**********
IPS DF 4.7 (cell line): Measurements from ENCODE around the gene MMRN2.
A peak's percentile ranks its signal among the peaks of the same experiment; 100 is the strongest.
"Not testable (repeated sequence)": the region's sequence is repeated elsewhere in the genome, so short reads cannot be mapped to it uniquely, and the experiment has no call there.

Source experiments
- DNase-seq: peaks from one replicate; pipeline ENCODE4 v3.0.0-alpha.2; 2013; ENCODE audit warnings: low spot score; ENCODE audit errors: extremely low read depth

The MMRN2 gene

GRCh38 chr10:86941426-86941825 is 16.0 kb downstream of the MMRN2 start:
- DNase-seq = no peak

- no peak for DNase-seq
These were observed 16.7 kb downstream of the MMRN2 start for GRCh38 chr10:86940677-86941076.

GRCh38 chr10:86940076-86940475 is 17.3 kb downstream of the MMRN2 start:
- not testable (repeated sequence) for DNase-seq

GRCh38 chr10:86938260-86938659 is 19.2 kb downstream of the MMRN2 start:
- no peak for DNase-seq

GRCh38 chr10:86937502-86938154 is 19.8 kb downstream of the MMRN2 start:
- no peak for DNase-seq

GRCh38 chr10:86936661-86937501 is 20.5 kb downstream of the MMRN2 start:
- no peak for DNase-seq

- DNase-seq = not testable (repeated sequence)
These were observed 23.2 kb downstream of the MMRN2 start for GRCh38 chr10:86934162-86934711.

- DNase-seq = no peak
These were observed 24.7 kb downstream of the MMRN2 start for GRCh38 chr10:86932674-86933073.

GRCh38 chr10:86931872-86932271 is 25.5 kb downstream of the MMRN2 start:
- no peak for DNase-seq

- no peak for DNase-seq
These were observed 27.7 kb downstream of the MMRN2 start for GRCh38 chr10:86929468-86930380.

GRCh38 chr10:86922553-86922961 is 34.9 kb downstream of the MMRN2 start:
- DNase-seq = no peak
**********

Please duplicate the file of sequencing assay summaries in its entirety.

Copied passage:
IPS DF 4.7 (cell line): Measurements from ENCODE around the gene MMRN2.
A peak's percentile ranks its signal among the peaks of the same experiment; 100 is the strongest.
"Not testable (repeated sequence)": the region's sequence is repeated elsewhere in the genome, so short reads cannot be mapped to it uniquely, and the experiment has no call there.

Source experiments
- DNase-seq: peaks from one replicate; pipeline ENCODE4 v3.0.0-alpha.2; 2013; ENCODE audit warnings: low spot score; ENCODE audit errors: extremely low read depth

The MMRN2 gene

GRCh38 chr10:86941426-86941825 is 16.0 kb downstream of the MMRN2 start:
- DNase-seq = no peak

- no peak for DNase-seq
These were observed 16.7 kb downstream of the MMRN2 start for GRCh38 chr10:86940677-86941076.

GRCh38 chr10:86940076-86940475 is 17.3 kb downstream of the MMRN2 start:
- not testable (repeated sequence) for DNase-seq

GRCh38 chr10:86938260-86938659 is 19.2 kb downstream of the MMRN2 start:
- no peak for DNase-seq

GRCh38 chr10:86937502-86938154 is 19.8 kb downstream of the MMRN2 start:
- no peak for DNase-seq

GRCh38 chr10:86936661-86937501 is 20.5 kb downstream of the MMRN2 start:
- no peak for DNase-seq

- DNase-seq = not testable (repeated sequence)
These were observed 23.2 kb downstream of the MMRN2 start for GRCh38 chr10:86934162-86934711.

- DNase-seq = no peak
These were observed 24.7 kb downstream of the MMRN2 start for GRCh38 chr10:86932674-86933073.

GRCh38 chr10:86931872-86932271 is 25.5 kb downstream of the MMRN2 start:
- no peak for DNase-seq

- no peak for DNase-seq
These were observed 27.7 kb downstream of the MMRN2 start for GRCh38 chr10:86929468-86930380.

GRCh38 chr10:86922553-86922961 is 34.9 kb downstream of the MMRN2 start:
- DNase-seq = no peak